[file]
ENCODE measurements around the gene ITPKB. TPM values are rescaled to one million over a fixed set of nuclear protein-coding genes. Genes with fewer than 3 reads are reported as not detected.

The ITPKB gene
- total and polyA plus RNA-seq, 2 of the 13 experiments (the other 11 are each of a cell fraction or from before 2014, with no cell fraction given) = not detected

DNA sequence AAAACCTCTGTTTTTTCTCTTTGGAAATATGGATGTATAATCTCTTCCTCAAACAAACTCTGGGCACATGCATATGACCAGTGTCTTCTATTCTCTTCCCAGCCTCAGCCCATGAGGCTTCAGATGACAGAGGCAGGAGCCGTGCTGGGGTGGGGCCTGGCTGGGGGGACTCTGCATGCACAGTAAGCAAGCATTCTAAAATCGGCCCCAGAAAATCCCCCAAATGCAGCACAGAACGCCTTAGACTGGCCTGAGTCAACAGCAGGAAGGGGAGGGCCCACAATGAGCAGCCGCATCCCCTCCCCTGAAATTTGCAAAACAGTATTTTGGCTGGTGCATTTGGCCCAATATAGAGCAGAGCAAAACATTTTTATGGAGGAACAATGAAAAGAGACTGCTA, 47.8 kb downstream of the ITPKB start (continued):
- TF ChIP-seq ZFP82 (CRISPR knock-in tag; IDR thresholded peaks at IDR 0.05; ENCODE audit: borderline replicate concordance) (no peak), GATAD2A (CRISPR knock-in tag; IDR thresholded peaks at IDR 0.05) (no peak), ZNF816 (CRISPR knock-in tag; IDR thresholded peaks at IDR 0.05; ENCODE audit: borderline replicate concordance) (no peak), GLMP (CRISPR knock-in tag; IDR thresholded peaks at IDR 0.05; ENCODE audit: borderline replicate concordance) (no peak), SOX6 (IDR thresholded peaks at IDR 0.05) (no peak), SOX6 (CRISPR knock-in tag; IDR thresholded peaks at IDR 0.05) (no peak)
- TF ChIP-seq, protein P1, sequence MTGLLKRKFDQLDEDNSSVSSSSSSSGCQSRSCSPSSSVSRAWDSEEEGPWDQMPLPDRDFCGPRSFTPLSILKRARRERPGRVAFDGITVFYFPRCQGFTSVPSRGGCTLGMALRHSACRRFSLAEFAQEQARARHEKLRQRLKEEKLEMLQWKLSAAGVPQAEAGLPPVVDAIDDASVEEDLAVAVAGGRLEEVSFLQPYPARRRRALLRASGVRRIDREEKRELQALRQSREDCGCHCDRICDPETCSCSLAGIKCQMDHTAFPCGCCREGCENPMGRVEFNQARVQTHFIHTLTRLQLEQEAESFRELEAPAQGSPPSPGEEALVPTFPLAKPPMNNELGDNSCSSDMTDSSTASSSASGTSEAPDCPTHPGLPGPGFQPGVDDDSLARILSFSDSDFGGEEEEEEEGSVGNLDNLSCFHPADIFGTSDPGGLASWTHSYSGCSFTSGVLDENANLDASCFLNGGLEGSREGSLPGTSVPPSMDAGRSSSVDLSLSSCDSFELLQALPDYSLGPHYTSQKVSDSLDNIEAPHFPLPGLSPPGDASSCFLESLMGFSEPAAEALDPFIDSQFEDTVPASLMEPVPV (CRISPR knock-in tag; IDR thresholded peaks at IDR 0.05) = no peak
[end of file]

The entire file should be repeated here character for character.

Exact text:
ENCODE measurements around the gene ITPKB. TPM values are rescaled to one million over a fixed set of nuclear protein-coding genes. Genes with fewer than 3 reads are reported as not detected.

The ITPKB gene
- total and polyA plus RNA-seq, 2 of the 13 experiments (the other 11 are each of a cell fraction or from before 2014, with no cell fraction given) = not detected

DNA sequence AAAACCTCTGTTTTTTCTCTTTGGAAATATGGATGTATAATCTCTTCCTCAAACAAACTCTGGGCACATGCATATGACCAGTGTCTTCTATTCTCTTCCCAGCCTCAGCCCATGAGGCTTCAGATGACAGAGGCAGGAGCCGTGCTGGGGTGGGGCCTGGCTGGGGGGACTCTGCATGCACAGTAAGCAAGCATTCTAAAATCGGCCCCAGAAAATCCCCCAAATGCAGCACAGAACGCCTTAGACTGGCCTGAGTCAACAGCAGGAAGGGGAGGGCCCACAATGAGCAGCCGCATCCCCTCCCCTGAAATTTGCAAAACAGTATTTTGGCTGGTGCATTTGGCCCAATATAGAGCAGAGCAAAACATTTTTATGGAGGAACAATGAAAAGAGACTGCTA, 47.8 kb downstream of the ITPKB start (continued):
- TF ChIP-seq ZFP82 (CRISPR knock-in tag; IDR thresholded peaks at IDR 0.05; ENCODE audit: borderline replicate concordance) (no peak), GATAD2A (CRISPR knock-in tag; IDR thresholded peaks at IDR 0.05) (no peak), ZNF816 (CRISPR knock-in tag; IDR thresholded peaks at IDR 0.05; ENCODE audit: borderline replicate concordance) (no peak), GLMP (CRISPR knock-in tag; IDR thresholded peaks at IDR 0.05; ENCODE audit: borderline replicate concordance) (no peak), SOX6 (IDR thresholded peaks at IDR 0.05) (no peak), SOX6 (CRISPR knock-in tag; IDR thresholded peaks at IDR 0.05) (no peak)
- TF ChIP-seq, protein P1, sequence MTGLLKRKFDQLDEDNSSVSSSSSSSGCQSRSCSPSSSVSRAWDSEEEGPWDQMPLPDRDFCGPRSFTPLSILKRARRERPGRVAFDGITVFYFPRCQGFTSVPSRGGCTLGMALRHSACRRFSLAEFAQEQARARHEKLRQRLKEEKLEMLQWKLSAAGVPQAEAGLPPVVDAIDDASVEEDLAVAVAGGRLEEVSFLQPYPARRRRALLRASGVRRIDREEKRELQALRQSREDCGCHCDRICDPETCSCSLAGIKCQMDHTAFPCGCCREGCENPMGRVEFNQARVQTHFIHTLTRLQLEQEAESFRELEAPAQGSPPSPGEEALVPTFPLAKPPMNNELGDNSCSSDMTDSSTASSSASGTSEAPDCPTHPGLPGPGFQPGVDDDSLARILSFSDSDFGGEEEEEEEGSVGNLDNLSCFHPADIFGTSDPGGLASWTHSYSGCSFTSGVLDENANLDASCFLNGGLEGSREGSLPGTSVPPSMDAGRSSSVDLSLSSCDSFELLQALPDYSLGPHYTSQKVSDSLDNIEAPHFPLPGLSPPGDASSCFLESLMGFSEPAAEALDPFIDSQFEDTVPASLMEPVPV (CRISPR knock-in tag; IDR thresholded peaks at IDR 0.05) = no peak